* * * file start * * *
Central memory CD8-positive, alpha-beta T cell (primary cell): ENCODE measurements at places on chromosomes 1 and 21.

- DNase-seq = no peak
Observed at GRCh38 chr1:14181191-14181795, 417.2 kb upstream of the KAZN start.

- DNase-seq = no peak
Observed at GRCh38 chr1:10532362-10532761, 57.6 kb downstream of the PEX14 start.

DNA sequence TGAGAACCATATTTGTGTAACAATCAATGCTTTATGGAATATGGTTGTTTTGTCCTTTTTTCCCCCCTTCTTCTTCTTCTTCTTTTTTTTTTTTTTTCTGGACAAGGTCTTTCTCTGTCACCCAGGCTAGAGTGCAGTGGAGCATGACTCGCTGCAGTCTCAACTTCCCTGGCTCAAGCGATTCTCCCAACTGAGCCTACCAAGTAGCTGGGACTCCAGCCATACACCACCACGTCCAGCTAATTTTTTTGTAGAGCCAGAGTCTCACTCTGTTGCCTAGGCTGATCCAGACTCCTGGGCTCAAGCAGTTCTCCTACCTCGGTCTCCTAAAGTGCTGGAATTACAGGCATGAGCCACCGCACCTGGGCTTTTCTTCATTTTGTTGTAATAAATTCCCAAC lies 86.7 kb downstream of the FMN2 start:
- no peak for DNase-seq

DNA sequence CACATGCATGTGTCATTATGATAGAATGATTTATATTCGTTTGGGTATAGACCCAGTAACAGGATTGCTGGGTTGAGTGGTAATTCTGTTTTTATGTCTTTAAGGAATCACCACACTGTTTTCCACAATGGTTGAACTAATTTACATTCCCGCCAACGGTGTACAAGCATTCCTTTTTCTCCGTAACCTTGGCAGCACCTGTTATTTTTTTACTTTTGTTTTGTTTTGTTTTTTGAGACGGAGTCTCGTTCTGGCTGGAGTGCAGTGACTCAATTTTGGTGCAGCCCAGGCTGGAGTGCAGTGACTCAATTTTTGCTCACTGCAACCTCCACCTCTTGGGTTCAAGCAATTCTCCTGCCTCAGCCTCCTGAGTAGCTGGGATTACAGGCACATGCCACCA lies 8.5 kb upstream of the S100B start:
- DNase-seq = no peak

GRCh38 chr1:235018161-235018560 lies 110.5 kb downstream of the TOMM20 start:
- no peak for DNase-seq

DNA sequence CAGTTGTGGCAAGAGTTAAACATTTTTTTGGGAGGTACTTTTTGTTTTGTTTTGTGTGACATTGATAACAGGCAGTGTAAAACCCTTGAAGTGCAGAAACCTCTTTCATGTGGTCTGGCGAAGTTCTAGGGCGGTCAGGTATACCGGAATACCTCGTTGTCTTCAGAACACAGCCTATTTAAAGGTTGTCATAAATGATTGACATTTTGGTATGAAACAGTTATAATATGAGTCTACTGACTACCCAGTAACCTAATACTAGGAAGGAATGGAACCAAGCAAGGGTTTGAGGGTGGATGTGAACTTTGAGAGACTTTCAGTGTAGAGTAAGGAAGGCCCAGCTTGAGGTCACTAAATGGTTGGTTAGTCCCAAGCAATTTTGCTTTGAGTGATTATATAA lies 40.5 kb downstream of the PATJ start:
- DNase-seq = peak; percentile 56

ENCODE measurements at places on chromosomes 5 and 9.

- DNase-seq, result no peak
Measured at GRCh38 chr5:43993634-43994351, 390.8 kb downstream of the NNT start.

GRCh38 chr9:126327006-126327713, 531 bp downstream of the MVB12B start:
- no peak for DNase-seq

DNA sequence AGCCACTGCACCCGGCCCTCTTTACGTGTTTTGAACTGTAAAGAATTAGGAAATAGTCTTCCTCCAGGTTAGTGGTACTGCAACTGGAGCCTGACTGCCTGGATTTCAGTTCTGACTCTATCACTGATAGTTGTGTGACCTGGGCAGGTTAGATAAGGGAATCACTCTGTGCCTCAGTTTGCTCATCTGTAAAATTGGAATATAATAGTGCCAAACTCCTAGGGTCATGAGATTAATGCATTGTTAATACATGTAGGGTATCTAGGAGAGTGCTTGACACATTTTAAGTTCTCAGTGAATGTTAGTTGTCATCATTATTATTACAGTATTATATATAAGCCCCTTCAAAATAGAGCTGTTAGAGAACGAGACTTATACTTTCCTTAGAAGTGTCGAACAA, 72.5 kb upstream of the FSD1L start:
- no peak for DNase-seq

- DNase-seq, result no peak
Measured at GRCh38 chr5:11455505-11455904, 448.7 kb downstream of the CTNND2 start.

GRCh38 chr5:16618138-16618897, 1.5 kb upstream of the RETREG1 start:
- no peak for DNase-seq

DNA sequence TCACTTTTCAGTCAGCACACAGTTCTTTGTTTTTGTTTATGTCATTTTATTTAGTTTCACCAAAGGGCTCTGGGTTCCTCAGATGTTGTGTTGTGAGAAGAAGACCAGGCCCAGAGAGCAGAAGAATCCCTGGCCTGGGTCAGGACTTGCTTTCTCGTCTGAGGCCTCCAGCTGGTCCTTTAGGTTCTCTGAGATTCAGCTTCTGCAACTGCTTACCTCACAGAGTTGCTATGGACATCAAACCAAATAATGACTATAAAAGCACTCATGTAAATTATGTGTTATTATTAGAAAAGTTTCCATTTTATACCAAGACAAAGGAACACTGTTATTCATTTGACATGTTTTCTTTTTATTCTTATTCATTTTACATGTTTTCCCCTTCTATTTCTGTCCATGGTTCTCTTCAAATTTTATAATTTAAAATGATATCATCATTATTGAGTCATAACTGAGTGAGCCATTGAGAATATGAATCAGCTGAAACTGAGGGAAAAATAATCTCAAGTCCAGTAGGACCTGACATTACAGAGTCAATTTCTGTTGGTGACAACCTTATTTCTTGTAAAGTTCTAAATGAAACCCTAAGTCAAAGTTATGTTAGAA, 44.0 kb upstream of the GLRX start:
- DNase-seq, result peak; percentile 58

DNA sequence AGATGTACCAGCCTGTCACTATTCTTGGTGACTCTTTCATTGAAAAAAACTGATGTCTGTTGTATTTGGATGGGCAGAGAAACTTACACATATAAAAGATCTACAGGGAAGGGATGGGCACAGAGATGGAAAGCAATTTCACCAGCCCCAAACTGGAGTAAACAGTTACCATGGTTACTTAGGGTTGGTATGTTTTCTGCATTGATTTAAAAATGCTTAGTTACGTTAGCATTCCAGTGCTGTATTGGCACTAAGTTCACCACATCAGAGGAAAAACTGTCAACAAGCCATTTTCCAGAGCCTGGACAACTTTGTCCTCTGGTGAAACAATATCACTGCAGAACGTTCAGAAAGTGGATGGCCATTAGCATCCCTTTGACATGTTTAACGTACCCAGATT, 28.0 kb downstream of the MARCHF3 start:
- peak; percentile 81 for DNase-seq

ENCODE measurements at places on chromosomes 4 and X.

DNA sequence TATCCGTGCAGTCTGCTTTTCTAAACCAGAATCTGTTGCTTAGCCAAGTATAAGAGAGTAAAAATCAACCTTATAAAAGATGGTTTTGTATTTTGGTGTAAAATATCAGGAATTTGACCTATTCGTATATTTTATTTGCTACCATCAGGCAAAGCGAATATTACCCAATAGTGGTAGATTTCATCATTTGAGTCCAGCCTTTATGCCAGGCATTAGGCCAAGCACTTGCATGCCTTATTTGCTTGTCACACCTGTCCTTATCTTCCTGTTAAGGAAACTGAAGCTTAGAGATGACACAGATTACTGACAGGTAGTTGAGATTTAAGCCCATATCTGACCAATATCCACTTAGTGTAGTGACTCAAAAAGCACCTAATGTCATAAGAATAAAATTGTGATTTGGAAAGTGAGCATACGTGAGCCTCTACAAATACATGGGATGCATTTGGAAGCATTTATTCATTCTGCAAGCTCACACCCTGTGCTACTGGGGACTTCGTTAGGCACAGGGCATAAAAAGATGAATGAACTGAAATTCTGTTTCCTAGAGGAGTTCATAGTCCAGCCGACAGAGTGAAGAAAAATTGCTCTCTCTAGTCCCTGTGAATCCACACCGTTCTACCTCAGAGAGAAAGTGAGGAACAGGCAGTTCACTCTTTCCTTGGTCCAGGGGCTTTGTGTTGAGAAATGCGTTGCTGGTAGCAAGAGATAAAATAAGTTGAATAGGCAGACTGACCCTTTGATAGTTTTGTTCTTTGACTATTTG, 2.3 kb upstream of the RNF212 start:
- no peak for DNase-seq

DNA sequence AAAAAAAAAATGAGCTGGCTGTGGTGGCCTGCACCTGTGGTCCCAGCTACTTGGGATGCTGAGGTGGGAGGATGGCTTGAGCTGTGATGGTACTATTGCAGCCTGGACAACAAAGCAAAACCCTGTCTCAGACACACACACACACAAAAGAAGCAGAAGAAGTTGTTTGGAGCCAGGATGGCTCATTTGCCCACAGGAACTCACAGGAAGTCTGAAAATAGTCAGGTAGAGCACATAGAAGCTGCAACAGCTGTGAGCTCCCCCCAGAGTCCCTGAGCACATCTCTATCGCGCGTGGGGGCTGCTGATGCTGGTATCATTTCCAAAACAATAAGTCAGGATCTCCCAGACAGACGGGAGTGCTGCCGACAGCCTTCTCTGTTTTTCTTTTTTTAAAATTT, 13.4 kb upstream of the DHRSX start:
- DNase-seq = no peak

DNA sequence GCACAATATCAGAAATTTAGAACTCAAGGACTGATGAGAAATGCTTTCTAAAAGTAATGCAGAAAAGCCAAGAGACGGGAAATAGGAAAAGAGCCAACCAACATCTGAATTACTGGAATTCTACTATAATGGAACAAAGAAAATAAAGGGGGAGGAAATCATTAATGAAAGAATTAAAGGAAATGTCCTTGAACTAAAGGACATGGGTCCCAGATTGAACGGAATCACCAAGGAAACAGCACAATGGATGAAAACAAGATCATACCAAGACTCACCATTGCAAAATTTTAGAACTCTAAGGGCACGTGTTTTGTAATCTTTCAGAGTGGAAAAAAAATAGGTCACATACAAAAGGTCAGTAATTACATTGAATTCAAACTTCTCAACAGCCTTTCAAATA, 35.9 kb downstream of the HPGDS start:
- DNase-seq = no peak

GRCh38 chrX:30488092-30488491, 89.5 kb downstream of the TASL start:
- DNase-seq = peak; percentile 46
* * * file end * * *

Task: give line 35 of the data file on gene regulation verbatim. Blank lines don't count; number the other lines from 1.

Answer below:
- DNase-seq = no peak